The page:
Finally, I’d like to thank both Intel and Igalia for supporting my work on Mesa and i965 all this time. Specially on allowing me so flexible timetable, where the important is what you deliver, and not when you do the work, allowing me to enjoy parenthood. I also want to thanks the igalian colleagues I has been working during this year, Iago, Samuel, Antía, Edu, Andrés, and Juan, and all those at Intel who have been helping and reviewing my work during all this year, like Jason Ekstrand, Kenneth Graunke, Matt Turner and Francisco Jerez.


GNOME 3.4: Finally Orca+GNOME3

GNOME 3.4 is here!

Well, this is not really something new, but GNOME 3.4 was released. And as the release notes explains and Mathias Clasen advanced on his blog, one of the things improved was the screen reader support. On some of my old posts, I already mentioned how some stuff were slowly being added (like here and here). Although that work was also required, was mostly low level ATK stuff, and not really impressive from the POV of the user. After that work the outcome was GNOME Shell exposing some info through the accessibility technologies and Orca knowing that GNOME Shell is there. But it was mostly babbling.

For GNOME 3.4 we finally made a whole review of the GNOME Shell UI. Now most of those UI elements expose the proper combination of name, role (if the element is a button or not) and state (if a toggle button is checked or not). Adding the improvement on the stability and performance of the accessibility technologies (both at-spi2 and Orca), we have now something that we can ask Orca users to test. You can take a look to the result on this video:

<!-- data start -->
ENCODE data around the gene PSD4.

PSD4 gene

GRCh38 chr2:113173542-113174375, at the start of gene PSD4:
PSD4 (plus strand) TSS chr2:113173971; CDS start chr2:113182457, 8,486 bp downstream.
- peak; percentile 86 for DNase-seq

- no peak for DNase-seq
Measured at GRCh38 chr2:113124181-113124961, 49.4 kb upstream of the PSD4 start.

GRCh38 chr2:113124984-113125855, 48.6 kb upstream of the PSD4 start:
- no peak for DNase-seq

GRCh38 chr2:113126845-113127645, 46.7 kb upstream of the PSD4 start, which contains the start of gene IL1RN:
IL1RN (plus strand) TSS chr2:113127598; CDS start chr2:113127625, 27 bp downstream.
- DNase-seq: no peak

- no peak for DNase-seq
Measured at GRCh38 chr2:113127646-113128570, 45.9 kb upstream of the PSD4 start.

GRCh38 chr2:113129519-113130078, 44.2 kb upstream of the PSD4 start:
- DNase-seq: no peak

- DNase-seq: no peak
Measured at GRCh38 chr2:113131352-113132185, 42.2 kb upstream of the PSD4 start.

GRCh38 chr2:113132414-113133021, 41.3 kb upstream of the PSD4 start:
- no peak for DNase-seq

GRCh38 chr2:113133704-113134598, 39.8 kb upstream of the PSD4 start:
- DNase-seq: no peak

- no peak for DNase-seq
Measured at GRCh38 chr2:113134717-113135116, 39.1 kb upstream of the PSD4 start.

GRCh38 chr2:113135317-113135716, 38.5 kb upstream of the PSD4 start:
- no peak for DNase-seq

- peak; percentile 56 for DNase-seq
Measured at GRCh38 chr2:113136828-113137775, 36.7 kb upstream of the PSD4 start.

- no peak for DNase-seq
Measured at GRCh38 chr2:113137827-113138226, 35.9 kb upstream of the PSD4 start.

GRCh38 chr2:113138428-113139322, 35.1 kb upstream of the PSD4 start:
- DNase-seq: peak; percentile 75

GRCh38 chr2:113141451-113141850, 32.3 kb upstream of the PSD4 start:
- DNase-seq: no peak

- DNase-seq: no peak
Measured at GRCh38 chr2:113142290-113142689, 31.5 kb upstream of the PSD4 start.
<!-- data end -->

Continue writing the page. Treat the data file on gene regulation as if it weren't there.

[Video in Vimeo] [Full quality video in Ogv]

And now?

This is the first release of GNOME 3.4 with a proper Orca support, so the first one that we can proudly show to our users, so for sure we will get some feedback and some additional stuff to improve. But after all, GNOME has a bugzilla for a reason. During this cycle some users reported some issues with gdm, so we would require to review that part. For sure GNOME 3.6 will have a better accessibility support.

In the same way, don’t forget that GNOME Shell has other accessibility related features. Since GNOME 3.2 has a built-in magnifier, and now, with GNOME 3.4 it is fully configurable on the Universal Access Settings dialog. And for 3.6 it will have brightness and contrast functionality (something that Joseph Scheuhammer finished just after the code freeze) and hopefully focus-tracking.

Acknowledges and conclusions

This release shows how having people with some time to work on the accessibility stack can make things improve. Gtk accessibility is in a better shape thanks to Benjamin Otte. at-spi2 thanks to Mike Gorse. GNOME Shell magnifier thanks to Joseph Scheuhammer. Orca thanks to Joanmarie. Although GNOME 3.2 was an step over GNOME 3.0, the fact is it is more noticeable on GNOME 3.4, and it is mostly due the fact that for GNOME 3.2 (and perhaps 3.0) people were more busy on other stuff. Lesson learned: we need to find a way to keep people working on accessibility and getting more people.

Finally, I would like to mention that this is the first GNOME release since Joanmarie Diggs joined Igalia. Having her on Igalia and getting a release with a noticeable improvement on the accessibility support for GNOME Shell, and the performance and stability of Orca, is not a mere coincidence. Her experience, energy and motivation was a push to the work that Igalia has being doing.

ATK/AT-SPI2 Hackfest 2012: Day 1